The wind is blowing on the plateau and I’m glad we are getting inside the South-East couloir that seems protected. As its orientation means it, we are in full sun and the snow is already quite wet and heavy. But there is already a good track that makes the ascent easier and we’re gaining elevation at a good pace. The scenery is very Alpine but friendly, with the white of the snow and the beautiful orange granit. Below are a few pictures of Nils and myself.

The beginning of the couloirIMG_3111

A few short crossing to release the calves without slowing down…

Eventually, we are getting close to the summit…

Those couloirs are always longer that what we believe and that’s exactly how Gaston Rébuffat said, “the already steep terrain straightened again”… It became that steep that we had to get the rope out for the last 20 meters, steeper and with a really sugary snow that made the progression delicate. One small climbing step (or two or three) to get out of there and we finally reach the Forbes ridge.


An icy wind greets us at the exit of the couloir and my wet gloves from the hike up in the sun and wet snow freeze in two seconds, taking the closed form of my hands on the ice axes. There is some more sugary snow to climb on the ridge that does not make me feel comfortable. I have to stay concentrated on the feet for the traverse that leads to the summit.


No time nor desire to stop for too long on the summit, the wind is cold and some clouds are coming. We’ll wait for the tea and cookies… Nils is running in front and I barely got to snap a shot on the sharp ridge…

The descent is really nice with ridge first, then some snowy shoulders, a bit of route finding, a bit of anchors testing (two abseils to reach behind the Adams Reilly pass). Finally we reach the glacier of the Tour, one last abseil to get away from a big bergschrund and we can ski again! The descent at first still request some attention because of the crevasses but then the terrain get more flat with no crevasses and we can really enjoy our descent all the way down to the village of the Tour.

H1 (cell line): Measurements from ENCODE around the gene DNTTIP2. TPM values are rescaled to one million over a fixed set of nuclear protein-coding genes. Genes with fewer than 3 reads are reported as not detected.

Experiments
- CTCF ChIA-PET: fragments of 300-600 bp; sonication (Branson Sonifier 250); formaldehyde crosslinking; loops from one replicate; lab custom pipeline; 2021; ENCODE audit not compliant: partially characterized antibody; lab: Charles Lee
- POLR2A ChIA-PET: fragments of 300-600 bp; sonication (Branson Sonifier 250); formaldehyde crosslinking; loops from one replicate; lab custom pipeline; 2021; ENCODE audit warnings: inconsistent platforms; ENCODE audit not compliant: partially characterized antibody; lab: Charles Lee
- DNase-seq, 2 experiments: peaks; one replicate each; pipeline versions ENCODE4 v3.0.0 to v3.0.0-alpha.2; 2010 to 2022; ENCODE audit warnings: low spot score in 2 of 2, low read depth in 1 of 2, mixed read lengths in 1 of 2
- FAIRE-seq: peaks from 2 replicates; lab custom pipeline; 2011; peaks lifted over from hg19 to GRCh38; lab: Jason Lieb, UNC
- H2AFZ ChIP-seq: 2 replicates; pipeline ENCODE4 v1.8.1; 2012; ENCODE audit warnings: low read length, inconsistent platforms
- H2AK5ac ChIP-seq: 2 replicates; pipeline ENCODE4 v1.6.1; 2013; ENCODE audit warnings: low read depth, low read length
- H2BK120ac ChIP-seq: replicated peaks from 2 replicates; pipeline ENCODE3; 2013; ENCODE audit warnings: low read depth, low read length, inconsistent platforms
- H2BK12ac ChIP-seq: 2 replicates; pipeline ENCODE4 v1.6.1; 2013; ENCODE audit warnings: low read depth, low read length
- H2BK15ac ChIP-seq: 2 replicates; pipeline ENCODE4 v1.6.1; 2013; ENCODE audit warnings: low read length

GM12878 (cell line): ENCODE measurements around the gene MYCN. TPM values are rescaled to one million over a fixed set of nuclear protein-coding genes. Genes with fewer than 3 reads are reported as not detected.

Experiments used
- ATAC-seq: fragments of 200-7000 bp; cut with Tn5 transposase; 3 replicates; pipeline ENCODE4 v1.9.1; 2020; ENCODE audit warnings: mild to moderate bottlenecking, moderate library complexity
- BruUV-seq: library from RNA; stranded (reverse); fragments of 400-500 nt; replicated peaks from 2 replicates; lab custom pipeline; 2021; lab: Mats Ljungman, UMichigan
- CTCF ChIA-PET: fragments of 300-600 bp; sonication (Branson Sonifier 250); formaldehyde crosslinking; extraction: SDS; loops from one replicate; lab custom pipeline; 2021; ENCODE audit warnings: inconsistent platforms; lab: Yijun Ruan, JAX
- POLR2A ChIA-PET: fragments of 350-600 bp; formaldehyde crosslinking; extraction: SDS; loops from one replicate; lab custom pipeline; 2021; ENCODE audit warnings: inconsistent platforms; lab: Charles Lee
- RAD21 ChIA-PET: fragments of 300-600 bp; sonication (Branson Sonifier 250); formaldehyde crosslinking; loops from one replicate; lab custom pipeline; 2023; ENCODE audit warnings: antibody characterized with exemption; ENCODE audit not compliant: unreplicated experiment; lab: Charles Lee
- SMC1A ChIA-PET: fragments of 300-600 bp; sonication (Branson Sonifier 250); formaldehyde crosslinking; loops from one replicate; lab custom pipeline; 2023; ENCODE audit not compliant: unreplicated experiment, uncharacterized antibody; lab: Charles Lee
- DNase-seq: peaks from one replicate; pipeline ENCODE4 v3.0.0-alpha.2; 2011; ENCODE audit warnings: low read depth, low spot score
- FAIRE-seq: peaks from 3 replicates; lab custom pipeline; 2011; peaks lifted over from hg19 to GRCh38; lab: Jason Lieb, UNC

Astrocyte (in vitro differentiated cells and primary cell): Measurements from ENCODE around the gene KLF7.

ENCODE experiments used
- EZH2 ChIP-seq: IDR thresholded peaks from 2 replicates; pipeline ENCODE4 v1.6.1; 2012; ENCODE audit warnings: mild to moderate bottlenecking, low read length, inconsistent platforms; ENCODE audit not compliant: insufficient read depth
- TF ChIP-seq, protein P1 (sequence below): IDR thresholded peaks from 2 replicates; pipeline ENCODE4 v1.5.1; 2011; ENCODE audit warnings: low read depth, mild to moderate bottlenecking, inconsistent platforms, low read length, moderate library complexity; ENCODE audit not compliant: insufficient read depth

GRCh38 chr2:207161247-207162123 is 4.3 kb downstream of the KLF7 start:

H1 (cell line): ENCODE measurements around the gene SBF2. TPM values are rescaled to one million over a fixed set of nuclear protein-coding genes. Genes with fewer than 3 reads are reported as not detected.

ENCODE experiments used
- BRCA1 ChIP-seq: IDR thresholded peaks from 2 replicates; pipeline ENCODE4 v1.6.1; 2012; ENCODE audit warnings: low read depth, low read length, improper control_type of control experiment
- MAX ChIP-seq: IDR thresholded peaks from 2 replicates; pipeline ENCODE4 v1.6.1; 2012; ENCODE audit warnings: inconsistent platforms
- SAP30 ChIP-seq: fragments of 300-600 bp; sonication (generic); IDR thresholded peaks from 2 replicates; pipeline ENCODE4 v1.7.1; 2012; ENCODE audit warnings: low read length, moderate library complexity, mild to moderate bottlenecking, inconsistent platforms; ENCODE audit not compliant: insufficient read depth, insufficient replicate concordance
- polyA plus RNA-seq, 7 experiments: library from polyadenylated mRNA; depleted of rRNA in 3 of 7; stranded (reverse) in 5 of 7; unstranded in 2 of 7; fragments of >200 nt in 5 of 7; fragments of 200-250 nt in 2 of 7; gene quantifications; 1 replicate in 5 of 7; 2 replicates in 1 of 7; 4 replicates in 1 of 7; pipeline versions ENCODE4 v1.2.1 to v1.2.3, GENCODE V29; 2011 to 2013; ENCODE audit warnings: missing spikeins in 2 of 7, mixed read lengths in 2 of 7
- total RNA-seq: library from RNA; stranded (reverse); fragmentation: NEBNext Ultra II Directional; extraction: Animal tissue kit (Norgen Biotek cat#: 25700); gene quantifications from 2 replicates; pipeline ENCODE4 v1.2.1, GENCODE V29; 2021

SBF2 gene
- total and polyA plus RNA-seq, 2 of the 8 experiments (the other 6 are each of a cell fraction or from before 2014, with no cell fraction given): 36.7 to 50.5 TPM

It was a sweet alpine day, a day like I like them!


The Chardonnet peak, a really nice summit on which I’ll come back with pleasure. Thanks for the little taste of adventure shared with my favorite man ;)IMG_3107

Grandes Jorasses, back at it…

This fall saw unique conditions on lots of North faces and serious climbs in the Alps. The Grandes Jorasses was not the only one face to climb but when Rémi came up with the idea to go climb another route on this mythical face I was psyched. Funnily enough, I had just spent two weeks at sea level, walking with flip flops in the warmth of Turkey during the Petzl RocTrip so I was not sure how I’d feel in the cold and at altitude, but as always there is no answer to those questions until you go for it. So, we went for it…

The idea was to bivy at the base of the face and climb the combination of the Slovenian route finishing up with the Eperon Croz route. The plan B was to climb the Couzy-Desmaison further right on the Pointe Marguerite if other parties were already on the Slovenian/Croz route. We hiked up on a Friday at lunch time under a perfect blue-bird sky to the base of the face. One other party was already there but we had the feeling we would start before them and did not worry about having them above us on the route.

We started to climb at 1:20am and climbed the first two thirds of the route at night. Rémi climbed first through the bergschrund in good style making it look easy. I had no idea until it was my turn how tricky it was. I struggled. I did not like to lose time here at the beginning of a long day. It was only in an unconventional way that I could pass it and we could keep going. Rémi was climbing really fast, completely immersed in his element. I felt a little bad with leading and being slower. But it was great to sea how things can be done and learn from someone with amazing skills.  
The whole climb was a fun and great experience. And I’m definitely looking forward to climbing some other routes on this attractive and impressive face ;)

Patagonia Unplugged

Patagonia is known for is tough weather, long approaches and its awesome rocks and peaks. It’s been in my head since a few years but having to deal with injuries kept me away from this beautiful place.

Finaly, with the support of Mountain Hardwear, Janet, Freddie and I teamed up for a short month, hoping for the best regarding the weather and rock conditions. Janet and I both wanted to do a women party and climb the Fitz Roy. We had a few routes in minds depending on the conditions there. Freddie came along to climb but also to document our trip/ Adventure/ Climb (call it what you want except holidays…).